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December 21, 2023

Luke Part 1

This is a very familiar Christmas story. You all probably heard it for the first time when you were children.




Luke 2:1-20

This is a very familiar Christmas story. You all probably heard it for the first time when you were children. It is always a challenge to teach a lesson like this because everybody has heard it all before. Hopefully I will be able to tell you something new that you didn’t know.

Let me start by asking you a question. It is a simple question, but I want to hear your responses. Here it is: Why do YOU celebrate Christmas? I mean, what is the significance of Christmas to YOU personally? [have class give their responses]

I see Christmas as a love story. Played out in every scene is God’s love for us. It’s God’s love story for the entire human race – for sinful, degenerate, and undeserving people – like ME. God Himself came to dwell with us. He didn’t just come for the good boys and the good girls. He came for the naughty ones also. His gifts are for anyone who believes – rich or poor, religious or agnostic. It’s for even the lowest of the low in our society. The Bible mentions a few of these: prostitutes, condemned criminals, drunkards, unclean lepers, filthy beggars and smelly shepherds. He came for all of us and He met us right where we were.

Christmas wasn’t just a one-time event that happened a long time ago on the other side of the world from us. It isn’t even something that we do only once a year either. We should celebrate Christmas throughout the year because of what our Lord did for us. He changed our lives! 

Before we get into our text in Luke I wanted to remind you of a couple of important prophecies from the Old Testament. These were fulfilled at the very first Christmas, when Jesus was born.

READ Isaiah 7:14. Of course Immanuel means “God with us.” This prophecy by Isaiah was ultimately fulfilled when the Holy Spirit came into Mary, who was a virgin at the time, and she became pregnant with God’s holy offspring – Jesus. This happened back in Luke Ch 1. Luke, being a medical doctor might have had his doubts as to the validity of a virgin birth. But Luke was also a historian and a follower of Jesus. His own careful research along with the inspiration he received from the Holy Spirit convinced Luke that the virgin birth really did happen.

READ Micah 5:2. And so to fulfill this prophecy, Jesus had to be born in Bethlehem. So God chose two people from Bethlehem, right? No. He chose a couple who lived some 90 miles to the north in Nazareth. How did God plan on getting them down to Bethlehem so that Micah’s prophecy would be fulfilled? That’s where we pick up the narrative in Luke Ch 2…

READ Luke 2:1-5.

God’s plan involves the entire civilized world at that time. It’s prompted by the actions of the most powerful man in the world – an unbelieving, Gentile, pagan ruler – Caesar Augustus. This census is taken so that the Roman government can assess taxes properly across its vast empire. Each person is required to go back to his hometown in order to register. So Joseph makes the long trip south to his hometown known as the “City of Bread” or Bethlehem. What you need to understand is that only the head of the household, the man is required to register. But we just read in this passage that Mary goes with Joseph down to Bethlehem. She makes the long difficult trip over rough terrain despite being well into her pregnancy.  Why? Some have conjectured that Joseph doesn’t want to leave her in Nazareth. There’s a lot of negative gossip going around and the possibility exists that she might be mistreated. But I believe that by this time both Mary and Joseph know the importance of their child. They both would have been aware of Micah’s prophecy. Joseph knew he was of royal lineage, a descendant of King David. So I believe that God has revealed to them that their son must be born in Bethlehem. So Mary travels with Joseph.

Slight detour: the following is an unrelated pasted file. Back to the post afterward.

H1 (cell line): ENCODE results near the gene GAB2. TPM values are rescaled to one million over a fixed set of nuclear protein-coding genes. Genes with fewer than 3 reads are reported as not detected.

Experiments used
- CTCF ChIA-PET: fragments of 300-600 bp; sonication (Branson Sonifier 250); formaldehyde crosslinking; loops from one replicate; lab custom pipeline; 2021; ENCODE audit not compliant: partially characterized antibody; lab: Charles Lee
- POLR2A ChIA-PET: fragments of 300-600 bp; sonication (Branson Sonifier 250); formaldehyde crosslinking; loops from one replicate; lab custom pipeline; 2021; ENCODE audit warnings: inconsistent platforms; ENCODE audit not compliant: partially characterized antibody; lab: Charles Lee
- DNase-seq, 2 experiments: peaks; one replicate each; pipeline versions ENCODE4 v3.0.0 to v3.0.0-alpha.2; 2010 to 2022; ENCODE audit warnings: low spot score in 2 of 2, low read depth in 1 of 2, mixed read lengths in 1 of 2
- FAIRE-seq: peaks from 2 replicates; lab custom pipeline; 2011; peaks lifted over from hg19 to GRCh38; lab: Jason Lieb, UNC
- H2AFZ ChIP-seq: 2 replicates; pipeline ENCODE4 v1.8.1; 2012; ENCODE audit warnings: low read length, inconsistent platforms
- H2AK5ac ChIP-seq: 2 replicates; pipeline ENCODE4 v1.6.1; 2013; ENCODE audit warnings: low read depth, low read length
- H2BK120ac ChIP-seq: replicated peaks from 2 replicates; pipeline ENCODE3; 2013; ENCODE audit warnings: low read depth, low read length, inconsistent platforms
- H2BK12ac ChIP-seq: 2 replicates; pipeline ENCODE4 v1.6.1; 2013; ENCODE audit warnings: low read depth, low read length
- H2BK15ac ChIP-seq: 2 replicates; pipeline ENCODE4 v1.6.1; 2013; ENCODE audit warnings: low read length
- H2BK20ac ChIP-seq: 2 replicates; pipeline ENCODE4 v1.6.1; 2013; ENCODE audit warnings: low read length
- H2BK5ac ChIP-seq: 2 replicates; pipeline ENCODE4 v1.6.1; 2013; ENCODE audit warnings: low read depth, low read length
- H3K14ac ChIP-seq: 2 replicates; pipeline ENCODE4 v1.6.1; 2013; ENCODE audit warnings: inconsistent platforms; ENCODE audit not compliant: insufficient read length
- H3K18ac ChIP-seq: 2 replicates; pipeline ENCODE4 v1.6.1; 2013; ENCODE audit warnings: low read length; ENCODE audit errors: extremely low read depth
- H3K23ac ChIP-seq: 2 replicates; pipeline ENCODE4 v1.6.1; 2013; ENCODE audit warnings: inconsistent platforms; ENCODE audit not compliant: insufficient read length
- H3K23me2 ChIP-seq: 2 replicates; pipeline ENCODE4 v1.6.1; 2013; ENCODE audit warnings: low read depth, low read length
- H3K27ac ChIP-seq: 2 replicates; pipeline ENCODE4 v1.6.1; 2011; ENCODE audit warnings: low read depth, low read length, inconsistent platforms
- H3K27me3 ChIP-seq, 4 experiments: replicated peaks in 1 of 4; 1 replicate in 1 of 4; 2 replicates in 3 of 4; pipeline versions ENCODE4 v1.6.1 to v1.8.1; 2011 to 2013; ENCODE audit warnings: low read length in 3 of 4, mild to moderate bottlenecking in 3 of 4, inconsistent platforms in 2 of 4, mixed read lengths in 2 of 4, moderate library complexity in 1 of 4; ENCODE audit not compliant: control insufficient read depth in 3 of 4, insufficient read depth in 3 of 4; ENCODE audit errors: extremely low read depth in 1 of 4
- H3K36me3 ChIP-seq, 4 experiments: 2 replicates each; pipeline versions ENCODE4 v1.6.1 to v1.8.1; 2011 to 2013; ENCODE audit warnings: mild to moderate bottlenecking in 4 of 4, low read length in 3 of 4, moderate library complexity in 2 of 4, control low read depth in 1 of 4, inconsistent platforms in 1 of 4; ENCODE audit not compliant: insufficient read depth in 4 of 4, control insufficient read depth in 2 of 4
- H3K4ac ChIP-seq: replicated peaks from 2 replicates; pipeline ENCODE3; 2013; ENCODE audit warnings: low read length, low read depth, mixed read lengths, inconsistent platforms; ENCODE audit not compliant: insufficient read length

Luke pinpoints the date of Jesus’s birth with the statement in v 2, “when Quirinius was governor of Syria.” So the edict from Caesar goes out somewhere between 7 and 4 B.C. The actual journey would have taken place sometime later. The last thing I want to mention about the trip from Nazareth to Bethlehem. It would have taken several days on foot, perhaps a week or longer. Most pictures depict Mary and Joseph traveling alone down to Bethlehem. But more than likely they would have traveled with a group because it would have been much safer traveling in numbers. So they finally make it to Bethlehem and we pick up the action in v 6…

READ Luke 2:6-7.

There was no room in the local inn because of the increased number of travelers in Bethlehem due to the census. The only accommodations they could find were in a sheepfold!

The first physical image the Gospels provide us of Jesus is that of a newborn baby. Back in the 1980s there was a song I heard at a Christmas pageant entitled, “How Shall a King Come?” The words to the song speculate on all the pomp and celebration surrounding how a king SHOULD come. The end of the song reminds us of how the King of Glory actually DID come. Not quite as would have been expected. Did God’s people Israel anticipate the coming king? Sure, someday. But they weren’t prepared when that day actually came!